Dev Review: 22 Cans
Is impossible to talk about 22 Cans without be impelled by the forces of nature that ties the company to the legendary game designer Peter Molyneux. Peter Molyneux deserves an entire post someday but let's try to avoid his name and the strong influence of the company on Guildford neighborhood and try to focus on the company titles.
I had played all Peter Molyneux games including all games from 22Cans, however, I never finished one game of 22Cans. Maybe cause I just played a couple of hours of each title but also 'cause I never finish The Trail and I'm not Bryan Henderson.
The first project of 22Cans was something indescribable. And indescribable is the best description I can do for it, however, I understand that I need to write something else here so let's try.... Project Curiosity was a mix of monetization experiment, app, marketing campaign, game and ludic study.
Everything started with the amazing presentations of Peter Molyneux announcing his highly profitable weird experiment. The argument was to discover how much one can pay to check a box trying to find a hidden unknown life change prize. The result was somewhat brilliant and provided a hook for the next game of the company. Bryan Henderson
Godus was an ambitious project that was announced as an ongoing project that should evolve from an early access with community feedback overtime (like minecraft once did). Unfortunately, most players didn't understood the purpose of that long term early access expecting a functional game from start.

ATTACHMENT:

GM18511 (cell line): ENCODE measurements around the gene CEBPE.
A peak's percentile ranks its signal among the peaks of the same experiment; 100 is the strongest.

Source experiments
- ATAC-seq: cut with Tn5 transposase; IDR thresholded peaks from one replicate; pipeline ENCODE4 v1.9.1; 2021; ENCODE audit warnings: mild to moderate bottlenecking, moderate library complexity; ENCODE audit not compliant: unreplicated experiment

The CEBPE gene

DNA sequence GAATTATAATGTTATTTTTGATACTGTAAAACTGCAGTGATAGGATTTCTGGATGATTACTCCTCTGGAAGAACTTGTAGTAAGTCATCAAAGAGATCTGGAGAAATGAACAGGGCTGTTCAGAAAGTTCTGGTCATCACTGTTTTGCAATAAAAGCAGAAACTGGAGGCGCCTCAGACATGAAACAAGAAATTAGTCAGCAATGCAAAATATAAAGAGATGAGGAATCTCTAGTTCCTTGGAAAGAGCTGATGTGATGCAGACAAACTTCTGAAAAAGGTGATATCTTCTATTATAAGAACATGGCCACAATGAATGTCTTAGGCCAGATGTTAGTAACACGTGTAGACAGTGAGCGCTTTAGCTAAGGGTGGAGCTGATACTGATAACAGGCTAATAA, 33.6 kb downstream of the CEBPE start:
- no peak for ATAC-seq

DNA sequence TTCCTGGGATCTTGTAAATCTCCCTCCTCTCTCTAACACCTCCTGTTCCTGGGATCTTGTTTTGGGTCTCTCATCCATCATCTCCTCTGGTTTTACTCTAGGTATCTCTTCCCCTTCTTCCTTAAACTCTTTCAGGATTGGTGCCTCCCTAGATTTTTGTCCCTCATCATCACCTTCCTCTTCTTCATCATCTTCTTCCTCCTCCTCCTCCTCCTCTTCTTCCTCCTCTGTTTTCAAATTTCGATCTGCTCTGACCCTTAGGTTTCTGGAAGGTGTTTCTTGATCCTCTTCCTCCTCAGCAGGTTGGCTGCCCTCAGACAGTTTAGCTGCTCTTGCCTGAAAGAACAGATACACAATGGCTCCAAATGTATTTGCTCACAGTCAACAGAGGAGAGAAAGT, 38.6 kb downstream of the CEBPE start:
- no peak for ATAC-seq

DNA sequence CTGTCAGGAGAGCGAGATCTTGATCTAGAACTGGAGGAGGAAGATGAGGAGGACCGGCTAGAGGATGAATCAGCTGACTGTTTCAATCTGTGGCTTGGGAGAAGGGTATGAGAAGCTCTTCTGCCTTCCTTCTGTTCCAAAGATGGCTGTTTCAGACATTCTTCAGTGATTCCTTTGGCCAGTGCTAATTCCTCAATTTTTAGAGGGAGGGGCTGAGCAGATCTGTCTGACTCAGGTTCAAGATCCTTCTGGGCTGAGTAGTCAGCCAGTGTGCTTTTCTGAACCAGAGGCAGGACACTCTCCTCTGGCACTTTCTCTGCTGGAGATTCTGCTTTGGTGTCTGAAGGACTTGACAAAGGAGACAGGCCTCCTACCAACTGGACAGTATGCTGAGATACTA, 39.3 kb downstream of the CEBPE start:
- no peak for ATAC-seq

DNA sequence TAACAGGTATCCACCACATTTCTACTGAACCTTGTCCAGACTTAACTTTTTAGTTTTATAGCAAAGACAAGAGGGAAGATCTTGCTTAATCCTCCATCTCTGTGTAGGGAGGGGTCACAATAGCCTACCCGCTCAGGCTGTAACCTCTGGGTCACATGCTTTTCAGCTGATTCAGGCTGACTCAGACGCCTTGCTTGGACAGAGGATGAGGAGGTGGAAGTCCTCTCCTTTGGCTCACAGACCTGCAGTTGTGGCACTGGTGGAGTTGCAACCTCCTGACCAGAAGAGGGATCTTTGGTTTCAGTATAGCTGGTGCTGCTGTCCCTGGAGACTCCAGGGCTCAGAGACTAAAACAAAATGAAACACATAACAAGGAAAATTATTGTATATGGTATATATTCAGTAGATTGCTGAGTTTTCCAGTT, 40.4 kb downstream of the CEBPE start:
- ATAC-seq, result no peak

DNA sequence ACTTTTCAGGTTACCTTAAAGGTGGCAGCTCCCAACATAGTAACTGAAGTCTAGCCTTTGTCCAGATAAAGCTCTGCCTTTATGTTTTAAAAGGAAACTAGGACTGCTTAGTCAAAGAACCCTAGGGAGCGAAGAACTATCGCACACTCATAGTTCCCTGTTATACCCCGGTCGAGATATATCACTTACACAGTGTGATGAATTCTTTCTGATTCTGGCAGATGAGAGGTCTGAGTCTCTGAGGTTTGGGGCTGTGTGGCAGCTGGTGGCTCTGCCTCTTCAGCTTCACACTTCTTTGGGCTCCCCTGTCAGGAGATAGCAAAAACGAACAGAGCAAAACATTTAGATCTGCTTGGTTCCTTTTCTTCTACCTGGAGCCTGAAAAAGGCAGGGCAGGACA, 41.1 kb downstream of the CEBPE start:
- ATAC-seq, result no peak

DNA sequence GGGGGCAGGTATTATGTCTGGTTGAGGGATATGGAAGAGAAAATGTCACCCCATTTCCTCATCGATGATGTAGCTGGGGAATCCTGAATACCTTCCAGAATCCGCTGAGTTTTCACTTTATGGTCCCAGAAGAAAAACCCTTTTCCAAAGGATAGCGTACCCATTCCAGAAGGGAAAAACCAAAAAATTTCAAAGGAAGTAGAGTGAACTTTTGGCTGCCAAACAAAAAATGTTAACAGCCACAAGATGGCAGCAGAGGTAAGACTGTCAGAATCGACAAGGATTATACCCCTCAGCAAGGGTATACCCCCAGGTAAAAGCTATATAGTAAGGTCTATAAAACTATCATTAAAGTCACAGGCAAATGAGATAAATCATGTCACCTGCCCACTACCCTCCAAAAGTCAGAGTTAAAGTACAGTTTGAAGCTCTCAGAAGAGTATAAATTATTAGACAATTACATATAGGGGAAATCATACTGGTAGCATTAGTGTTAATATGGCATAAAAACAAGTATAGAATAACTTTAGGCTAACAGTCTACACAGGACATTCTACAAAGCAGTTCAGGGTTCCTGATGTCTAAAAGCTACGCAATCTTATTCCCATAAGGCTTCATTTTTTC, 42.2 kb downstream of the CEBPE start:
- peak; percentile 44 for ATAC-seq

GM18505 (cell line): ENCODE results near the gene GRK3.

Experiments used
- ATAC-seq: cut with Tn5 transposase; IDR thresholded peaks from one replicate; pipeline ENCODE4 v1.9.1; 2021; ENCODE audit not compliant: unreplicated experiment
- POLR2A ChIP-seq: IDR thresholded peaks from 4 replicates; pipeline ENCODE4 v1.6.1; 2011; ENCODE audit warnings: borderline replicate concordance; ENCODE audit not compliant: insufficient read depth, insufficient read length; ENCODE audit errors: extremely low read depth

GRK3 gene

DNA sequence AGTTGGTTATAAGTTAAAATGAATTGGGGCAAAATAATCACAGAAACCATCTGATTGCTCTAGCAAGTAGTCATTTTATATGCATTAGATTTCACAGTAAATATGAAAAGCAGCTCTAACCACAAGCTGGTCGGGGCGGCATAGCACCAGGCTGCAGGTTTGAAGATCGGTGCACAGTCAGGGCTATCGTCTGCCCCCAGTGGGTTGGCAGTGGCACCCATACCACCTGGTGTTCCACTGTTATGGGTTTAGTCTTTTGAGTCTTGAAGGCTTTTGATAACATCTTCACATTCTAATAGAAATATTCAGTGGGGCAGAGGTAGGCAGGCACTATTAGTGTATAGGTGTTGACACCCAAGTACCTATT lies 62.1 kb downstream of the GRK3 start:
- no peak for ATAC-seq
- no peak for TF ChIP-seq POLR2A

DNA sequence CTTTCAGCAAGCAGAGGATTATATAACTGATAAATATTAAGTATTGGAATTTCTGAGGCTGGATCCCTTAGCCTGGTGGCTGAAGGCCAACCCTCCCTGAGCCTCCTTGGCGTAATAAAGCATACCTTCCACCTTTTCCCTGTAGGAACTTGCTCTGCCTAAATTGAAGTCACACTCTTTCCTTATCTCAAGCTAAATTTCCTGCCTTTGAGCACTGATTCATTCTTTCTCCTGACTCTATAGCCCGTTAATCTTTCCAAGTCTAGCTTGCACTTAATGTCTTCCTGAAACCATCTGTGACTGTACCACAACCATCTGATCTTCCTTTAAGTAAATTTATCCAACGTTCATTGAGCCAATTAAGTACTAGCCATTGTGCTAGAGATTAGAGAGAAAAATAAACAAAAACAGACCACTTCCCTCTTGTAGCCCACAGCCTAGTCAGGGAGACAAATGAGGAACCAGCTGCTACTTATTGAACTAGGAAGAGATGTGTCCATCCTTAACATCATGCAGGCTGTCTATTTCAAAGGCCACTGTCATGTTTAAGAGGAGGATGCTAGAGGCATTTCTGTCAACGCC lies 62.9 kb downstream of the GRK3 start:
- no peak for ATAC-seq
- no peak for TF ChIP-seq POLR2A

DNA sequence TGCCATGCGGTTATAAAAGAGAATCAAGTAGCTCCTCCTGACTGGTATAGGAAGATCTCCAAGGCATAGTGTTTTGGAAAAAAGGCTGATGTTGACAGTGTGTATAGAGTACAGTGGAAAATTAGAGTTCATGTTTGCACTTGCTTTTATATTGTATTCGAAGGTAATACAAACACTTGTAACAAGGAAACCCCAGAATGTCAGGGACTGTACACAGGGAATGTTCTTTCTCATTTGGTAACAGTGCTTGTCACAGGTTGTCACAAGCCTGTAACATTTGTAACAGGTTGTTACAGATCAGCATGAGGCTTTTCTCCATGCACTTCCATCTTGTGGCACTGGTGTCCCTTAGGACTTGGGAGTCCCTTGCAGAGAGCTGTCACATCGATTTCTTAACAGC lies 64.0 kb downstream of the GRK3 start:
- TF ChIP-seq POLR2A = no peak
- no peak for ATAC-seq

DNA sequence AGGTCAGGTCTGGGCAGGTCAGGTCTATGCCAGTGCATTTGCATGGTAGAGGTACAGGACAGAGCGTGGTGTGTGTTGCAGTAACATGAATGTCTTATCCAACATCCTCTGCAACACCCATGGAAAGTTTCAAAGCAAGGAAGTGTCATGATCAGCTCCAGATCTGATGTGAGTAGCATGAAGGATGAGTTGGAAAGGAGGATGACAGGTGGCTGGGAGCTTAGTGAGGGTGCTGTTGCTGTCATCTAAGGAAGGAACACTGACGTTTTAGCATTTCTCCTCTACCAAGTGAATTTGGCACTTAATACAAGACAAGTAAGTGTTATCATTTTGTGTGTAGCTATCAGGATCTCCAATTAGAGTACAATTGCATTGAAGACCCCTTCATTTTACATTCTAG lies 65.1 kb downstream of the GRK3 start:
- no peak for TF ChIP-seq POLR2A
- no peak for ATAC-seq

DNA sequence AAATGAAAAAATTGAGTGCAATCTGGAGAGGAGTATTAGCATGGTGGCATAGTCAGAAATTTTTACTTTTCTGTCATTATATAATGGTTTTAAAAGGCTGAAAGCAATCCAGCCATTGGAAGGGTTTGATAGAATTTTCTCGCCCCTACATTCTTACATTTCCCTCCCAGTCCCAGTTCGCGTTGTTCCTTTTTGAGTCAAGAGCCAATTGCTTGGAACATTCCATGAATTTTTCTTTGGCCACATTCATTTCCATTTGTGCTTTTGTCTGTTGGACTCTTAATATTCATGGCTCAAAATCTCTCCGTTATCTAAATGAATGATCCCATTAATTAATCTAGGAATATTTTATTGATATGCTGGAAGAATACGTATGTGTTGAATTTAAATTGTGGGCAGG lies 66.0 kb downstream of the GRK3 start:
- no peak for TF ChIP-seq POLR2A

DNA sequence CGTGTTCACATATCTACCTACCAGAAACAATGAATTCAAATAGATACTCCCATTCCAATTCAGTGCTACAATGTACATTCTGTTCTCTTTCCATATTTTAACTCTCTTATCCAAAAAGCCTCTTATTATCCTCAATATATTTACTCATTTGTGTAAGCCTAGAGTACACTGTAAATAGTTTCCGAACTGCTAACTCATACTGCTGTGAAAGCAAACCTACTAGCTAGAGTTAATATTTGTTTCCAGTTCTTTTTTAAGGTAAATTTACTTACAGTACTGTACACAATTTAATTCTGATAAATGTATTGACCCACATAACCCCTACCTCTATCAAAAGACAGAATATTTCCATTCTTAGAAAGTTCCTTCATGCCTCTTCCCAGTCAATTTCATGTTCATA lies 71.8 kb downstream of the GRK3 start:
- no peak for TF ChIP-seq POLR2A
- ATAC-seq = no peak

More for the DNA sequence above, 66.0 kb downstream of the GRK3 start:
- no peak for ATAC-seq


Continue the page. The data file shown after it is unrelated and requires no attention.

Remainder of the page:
Godus is a classic god-game that still looking as a not-finished game. It should incorporate a living world with a "god of gods" real person. Unfortunately, the last phase never got to the expected result.
Godus War adds combat elements that looks a missing part of the original Godus. At the end, Godus really feels as a MVP and Godus War really looks like an alpha game on top of Godus, an alpha of a bigger and amazing game that never was released.
The Trail: Frontier Challenge
22Cans did a drawback while doing Godus and started a less ambitious project called The Trail. The Trail is a mobile game. Simple but quite involving. Among the high expectation of revolutionary concepts from 22Cans, The Trail disappoints. However, as a mobile game, The Trails is quite good, beyond most mobile games with an involving narrative and a discrete, almost hidden complexity that adds several layers to the experience.
22Cans is a company marked by the ambitious and revolutionary expectatives. Right now, the history of the company resembles remarkable episodes of failures and remarkable episodes of success. The company reputation is closely related to their legendary game designer. 22Cans also have a huge role into Guildford game dev community.